Steve's Carving Tools
: see below
These are some of the tools I've made for carving bone and antler. I also use them for carving other materials like amber, jet and wood. Some of these tools are based on known examples, others are plausible recreations. The scale in the photographs is marked in centimeters.
Toolbox and soaking pot
The toolbox is made of pine, pegged and glued together, and has a sliding lid like some small Viking age boxes from Scandinavia and elsewhere. The soaking pot is a small cooking pot based on a period Scandinavian example. I sometimes soak the antler for several hours to soften it before carving.
from left to right:
- Small drop point knife with a wooden handle. This shape has been best for antler and bone, especially incised line work and carving small details.
- Small clip point knife with wooden handle. I keep this sharpened at a more acute angle for work in softer materials like amber, jet, and wood.
- Utility knife, blade by Ketil. This is my daily use knife for cooking, eating, whittling, and showing off a carved piece of antler.
Antler handled utility knife
The handle is deer antler. I made the paints using red ochre, soot, and linseed oil (which is processed from flax seeds). Few knife handles in the archaeological record have this much decoration, but an antler carver needs to advertise his skills... The sheath is vegetable tanned leather, I worked the decoration into it while wet using the point of a bone cloak pin.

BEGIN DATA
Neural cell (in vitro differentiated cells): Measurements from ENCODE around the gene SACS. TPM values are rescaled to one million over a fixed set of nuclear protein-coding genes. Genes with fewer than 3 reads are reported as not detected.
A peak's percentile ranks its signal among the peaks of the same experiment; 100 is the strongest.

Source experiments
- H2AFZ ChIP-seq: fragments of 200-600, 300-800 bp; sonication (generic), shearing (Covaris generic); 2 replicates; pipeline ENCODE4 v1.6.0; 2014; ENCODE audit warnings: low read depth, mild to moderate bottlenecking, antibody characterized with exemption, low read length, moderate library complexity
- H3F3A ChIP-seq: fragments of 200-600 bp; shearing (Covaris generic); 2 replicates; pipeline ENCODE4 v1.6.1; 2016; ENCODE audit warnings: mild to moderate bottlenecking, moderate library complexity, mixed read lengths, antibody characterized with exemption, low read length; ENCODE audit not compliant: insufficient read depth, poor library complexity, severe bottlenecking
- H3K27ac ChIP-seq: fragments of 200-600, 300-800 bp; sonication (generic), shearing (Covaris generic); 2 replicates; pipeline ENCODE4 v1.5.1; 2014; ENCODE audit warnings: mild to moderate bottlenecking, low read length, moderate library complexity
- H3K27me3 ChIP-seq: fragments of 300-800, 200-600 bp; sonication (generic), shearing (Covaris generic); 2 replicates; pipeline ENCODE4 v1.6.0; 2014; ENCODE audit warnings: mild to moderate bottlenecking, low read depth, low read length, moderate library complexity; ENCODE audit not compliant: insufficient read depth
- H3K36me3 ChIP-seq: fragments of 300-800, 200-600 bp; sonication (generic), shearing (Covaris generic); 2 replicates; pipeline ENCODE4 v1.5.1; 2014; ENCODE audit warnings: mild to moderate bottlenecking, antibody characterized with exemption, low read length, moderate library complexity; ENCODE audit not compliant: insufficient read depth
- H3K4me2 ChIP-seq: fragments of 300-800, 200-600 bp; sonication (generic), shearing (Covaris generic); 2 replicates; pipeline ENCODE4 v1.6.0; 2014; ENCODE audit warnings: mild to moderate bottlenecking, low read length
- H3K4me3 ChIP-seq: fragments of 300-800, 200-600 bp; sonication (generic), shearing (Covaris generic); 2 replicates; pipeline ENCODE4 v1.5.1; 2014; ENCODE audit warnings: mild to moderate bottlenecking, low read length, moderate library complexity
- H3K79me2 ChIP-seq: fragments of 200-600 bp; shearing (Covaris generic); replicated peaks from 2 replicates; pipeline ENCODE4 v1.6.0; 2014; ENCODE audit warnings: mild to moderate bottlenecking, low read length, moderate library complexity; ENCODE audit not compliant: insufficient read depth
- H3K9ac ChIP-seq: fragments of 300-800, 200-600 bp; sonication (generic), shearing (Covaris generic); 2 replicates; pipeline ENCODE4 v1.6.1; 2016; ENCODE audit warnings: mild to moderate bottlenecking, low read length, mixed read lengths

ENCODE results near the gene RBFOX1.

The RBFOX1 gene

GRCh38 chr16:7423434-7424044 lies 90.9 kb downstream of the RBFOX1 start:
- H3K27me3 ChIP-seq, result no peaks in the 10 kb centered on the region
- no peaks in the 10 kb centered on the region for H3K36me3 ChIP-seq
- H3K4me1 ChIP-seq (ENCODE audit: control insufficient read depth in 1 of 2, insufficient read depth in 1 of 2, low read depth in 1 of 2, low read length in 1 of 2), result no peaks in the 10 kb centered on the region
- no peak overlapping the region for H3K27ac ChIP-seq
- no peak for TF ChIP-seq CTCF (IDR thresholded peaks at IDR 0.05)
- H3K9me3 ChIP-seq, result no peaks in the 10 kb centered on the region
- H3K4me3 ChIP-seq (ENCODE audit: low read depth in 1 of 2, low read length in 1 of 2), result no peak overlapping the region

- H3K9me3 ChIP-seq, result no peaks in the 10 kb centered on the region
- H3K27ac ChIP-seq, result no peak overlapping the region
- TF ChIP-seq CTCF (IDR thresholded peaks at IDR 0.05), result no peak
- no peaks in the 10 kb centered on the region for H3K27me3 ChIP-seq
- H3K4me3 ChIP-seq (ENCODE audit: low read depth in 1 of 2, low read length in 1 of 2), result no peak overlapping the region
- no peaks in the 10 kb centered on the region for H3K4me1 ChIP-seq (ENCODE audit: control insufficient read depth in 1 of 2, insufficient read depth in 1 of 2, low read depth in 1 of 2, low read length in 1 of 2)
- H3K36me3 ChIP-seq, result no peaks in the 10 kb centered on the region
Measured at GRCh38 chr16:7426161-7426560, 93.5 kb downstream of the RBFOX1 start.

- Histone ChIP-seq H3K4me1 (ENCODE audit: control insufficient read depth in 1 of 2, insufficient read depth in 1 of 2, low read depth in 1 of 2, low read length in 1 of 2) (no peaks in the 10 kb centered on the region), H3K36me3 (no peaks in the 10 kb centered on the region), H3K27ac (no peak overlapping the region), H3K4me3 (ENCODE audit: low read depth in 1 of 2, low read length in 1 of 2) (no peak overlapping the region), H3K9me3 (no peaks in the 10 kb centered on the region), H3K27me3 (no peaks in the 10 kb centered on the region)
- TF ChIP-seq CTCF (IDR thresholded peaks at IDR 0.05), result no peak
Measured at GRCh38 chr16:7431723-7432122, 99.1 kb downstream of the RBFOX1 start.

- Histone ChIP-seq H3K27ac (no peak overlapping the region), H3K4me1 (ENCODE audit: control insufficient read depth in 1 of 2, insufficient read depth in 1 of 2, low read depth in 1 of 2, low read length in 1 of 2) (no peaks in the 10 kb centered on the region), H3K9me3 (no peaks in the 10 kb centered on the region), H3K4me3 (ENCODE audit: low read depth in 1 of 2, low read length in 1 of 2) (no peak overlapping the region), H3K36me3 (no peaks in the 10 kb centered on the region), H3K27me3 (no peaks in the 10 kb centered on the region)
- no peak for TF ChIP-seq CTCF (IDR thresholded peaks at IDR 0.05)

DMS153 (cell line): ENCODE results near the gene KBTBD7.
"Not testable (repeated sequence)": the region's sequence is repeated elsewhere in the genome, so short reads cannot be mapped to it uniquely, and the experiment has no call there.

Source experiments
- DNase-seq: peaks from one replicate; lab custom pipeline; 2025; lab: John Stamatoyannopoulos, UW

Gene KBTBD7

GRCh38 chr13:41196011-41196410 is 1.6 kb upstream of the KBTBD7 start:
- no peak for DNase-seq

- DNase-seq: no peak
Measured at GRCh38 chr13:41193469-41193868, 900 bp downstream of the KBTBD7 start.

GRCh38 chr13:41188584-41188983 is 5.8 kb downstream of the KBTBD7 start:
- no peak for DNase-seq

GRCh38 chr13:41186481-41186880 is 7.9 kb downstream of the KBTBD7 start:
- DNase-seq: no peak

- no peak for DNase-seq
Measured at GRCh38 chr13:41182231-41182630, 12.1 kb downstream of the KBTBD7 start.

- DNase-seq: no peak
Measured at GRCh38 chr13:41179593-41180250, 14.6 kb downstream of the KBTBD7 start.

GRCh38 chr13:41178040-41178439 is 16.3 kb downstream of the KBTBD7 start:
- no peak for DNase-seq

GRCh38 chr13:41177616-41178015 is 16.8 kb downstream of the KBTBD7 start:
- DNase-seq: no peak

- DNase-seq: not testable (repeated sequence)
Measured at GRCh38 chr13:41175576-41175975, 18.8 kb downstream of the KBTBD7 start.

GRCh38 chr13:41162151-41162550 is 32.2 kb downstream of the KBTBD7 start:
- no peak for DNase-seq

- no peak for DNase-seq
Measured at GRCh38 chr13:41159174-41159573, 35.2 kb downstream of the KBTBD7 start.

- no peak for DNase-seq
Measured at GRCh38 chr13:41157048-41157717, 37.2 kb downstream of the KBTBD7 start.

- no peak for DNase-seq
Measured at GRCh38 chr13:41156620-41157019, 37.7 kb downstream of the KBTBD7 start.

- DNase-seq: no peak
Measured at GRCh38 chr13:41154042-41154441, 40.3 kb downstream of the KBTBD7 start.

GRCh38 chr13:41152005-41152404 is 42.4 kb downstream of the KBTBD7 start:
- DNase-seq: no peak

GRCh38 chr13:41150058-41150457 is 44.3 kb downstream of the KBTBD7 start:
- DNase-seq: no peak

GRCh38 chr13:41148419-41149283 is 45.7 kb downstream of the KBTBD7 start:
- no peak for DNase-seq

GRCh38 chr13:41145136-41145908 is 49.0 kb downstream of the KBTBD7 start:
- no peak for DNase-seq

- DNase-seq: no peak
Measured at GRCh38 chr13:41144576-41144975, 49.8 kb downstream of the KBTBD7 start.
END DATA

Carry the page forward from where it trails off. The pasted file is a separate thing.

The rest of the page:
from left to right:
- Gouge with a wooden handle, used for hollowing spoons and carving in the round.
- Small chisel with a wooden handle, side view. The edge is about 2mm wide, and it is shaped rather like a mortising chisel because of the hardness of the bone and antler. Used for detail carving.
- Chisel with antler handle. The flared shape is typical of chisels from the Mastermyr box, and makes efficient use of the iron.
- Awl with wooden handle and square cross-section blade. Used for drilling fine holes, and scratching guide-lines.
Two small augers for drilling holes. The smaller is sized for rivet holes for combs and belt-buckles, the larger for peg holes in wooden objects (I used it to make my tool box).
Ring and dot tools
Two tools for inscribing ring and dot decoration, a common pattern on Viking age objects such as combs and dice. The tool on the right makes medium-sized ring dots, the tool on the left scribes a larger second ring around the first. The antler pendant shows ring dots made with these tools, painted in with red ochre.
The larger saw has an antler handle and is used for cutting blanks from the raw material such as antlers and bones, and for cutting comb teeth. The smaller is for cutting decorative lines and for working raw material such and amber. Some of the straight decorative lines on Viking objects such as combs are "V" shaped in cross section, so were cut with a knife or chisel. Others have flat bottoms and parallel sides, so were cut with a saw.